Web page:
Christian Broda is Duquesne Capital Management’s managing director. Before joining Duquesne, he was a professor of economics at the University of Chicago. Christian Broda has written many articles on the subject of international trade and finance, and his work has been published in Journals such as the American Economic Review. He has featured quite frequently on the press, too. Dr. Broda has a B.A in economics from Universidad de San Andres, and a masters and PhD of the same from Massachusetts Institute of Technology.
He has served in other high positions before. He was the Head of International Research at Barclays Capital, Federal Reserve Bank of New York and Columbia University. He was also a chief International Economist at Lehman Brothers. Currently, he works with the Journal of Development Economics as an associate editor and in the IMF Economic Review as a co-editor. He is a member of the faculty at the National Bureau of Economic Research and one of the Latin American Association Economia journal’s members.
While many economists have, inaccurately, predicted the fall of the US dollar, Dr Broda is and has been of the contrary opinion. According to him, the dollar is getting stronger and stronger by the day, and should be able to retain its dominance in the global market. This is despite the fact that U.S. policy actions could be blamed for global financial crisis that the world had to go through. Dr. Broda also accurately predicted that inflation was going to remain low for quite a while due to certain market forces. This was in an academic paper he co-authored with Ethan Harris in 2009.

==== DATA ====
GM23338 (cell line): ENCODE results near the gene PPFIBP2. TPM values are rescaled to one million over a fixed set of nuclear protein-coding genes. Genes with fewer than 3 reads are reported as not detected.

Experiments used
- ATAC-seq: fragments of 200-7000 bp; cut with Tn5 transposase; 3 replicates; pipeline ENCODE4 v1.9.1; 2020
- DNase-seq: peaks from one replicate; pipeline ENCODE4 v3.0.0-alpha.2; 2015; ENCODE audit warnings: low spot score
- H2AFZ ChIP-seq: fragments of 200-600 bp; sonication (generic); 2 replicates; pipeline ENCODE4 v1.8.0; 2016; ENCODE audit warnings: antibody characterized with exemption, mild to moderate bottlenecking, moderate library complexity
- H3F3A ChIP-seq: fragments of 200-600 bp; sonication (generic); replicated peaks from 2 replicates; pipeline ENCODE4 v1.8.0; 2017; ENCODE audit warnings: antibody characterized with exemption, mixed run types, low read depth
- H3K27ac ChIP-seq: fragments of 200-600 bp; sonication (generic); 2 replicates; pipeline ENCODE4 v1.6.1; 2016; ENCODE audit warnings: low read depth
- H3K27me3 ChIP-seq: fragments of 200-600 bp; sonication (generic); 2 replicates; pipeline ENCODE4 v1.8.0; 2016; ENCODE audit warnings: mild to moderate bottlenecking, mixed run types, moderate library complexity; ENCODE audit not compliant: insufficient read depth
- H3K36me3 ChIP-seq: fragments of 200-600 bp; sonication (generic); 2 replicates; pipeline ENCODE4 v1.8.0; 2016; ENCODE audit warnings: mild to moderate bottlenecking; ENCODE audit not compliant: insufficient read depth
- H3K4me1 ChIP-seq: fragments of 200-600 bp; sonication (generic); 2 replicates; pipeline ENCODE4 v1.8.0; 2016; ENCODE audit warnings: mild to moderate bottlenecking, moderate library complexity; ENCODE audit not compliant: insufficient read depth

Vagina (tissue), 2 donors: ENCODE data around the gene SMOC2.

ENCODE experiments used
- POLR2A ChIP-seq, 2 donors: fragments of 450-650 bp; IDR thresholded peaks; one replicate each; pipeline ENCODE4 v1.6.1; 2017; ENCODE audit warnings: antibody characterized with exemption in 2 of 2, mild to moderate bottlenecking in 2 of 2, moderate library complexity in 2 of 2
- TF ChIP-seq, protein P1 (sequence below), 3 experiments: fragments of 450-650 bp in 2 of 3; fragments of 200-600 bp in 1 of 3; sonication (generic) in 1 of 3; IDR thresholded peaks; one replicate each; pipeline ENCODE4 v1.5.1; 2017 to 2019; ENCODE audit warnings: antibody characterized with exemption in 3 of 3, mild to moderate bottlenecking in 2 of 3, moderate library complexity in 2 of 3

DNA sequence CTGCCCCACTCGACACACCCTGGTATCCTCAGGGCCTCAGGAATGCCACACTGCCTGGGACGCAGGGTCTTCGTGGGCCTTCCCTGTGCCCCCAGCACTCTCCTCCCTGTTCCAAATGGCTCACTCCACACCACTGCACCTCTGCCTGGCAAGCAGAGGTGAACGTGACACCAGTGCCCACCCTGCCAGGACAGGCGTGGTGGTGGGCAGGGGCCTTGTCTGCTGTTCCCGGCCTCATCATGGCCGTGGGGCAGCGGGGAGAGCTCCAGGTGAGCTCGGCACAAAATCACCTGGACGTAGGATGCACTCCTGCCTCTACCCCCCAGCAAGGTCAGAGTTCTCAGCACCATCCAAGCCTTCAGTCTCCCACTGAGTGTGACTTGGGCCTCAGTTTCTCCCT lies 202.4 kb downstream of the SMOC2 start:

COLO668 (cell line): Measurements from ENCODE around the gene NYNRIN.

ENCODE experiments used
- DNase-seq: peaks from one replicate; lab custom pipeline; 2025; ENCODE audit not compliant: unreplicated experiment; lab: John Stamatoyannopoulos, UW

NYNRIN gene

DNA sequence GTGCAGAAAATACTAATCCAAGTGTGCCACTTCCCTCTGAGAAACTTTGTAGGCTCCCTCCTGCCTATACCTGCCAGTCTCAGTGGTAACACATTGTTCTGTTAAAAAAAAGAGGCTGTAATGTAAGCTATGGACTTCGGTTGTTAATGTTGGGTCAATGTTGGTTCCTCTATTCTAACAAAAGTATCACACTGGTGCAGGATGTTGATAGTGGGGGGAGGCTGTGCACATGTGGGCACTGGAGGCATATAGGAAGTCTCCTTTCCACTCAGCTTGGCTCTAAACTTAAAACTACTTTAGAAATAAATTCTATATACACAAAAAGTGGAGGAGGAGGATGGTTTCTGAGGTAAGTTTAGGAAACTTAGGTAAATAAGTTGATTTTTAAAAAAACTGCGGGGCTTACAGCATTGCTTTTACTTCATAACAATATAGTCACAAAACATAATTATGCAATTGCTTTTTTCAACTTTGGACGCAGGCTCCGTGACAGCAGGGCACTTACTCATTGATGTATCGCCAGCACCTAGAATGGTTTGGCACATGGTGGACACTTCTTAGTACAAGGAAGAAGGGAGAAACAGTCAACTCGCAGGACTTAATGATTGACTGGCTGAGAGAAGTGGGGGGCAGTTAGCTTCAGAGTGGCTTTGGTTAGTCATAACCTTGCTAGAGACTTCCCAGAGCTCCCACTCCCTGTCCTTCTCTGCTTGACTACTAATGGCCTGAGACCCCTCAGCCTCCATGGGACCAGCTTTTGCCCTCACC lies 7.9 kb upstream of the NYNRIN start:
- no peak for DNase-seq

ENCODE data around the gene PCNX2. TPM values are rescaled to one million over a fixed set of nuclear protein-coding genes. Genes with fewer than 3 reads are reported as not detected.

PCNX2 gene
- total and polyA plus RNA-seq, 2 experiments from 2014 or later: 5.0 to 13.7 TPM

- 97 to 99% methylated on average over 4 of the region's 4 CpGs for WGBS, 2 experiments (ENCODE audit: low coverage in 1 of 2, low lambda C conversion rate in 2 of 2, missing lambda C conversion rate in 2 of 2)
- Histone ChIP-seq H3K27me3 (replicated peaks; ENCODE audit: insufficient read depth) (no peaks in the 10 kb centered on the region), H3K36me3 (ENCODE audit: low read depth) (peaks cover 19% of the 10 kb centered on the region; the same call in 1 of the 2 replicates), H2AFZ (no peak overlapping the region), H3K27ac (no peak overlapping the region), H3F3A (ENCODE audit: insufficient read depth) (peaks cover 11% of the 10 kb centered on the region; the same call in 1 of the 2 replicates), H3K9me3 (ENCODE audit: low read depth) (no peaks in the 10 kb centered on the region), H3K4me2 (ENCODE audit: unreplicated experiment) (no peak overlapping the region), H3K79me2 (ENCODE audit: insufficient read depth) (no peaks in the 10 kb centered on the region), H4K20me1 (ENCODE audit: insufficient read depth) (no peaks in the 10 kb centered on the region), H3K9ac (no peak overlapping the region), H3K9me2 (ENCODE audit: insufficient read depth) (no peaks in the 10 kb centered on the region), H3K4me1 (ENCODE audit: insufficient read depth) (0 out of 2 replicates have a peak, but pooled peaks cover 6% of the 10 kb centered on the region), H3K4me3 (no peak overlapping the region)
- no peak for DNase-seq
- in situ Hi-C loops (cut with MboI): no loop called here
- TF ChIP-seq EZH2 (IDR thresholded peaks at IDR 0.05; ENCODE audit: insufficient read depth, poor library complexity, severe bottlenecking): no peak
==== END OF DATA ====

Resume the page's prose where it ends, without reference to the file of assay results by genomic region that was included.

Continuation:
In a paper that he wrote with David Weinstein, Dr. Broda attempts to quantify the gains the United States acquires from Globalization. This is something that has never been done before. International Trade has certainly made a big impact in the United State. Not only does a free market lead to a change in the prices of the goods, it also provides the consumers with more variety. While globalization has provided United States consumers with a wider choice for products and enhanced their well-being, there has not been an attempt to measure those gains. After much analysis, the article puts the value of global variety growth between 1972 and 2001 at $260 billion. It further states that more research needs to be done in the area.
Dr. Broda’s fine work has not gone without recognition. In 2006, he was named the James S. Kemperer Scholar. He also got massive support for his research by being awarded two National Science Foundation (NSF) grants in 2005 and 2008. Work aside; he is also a family man. He is married with two kids.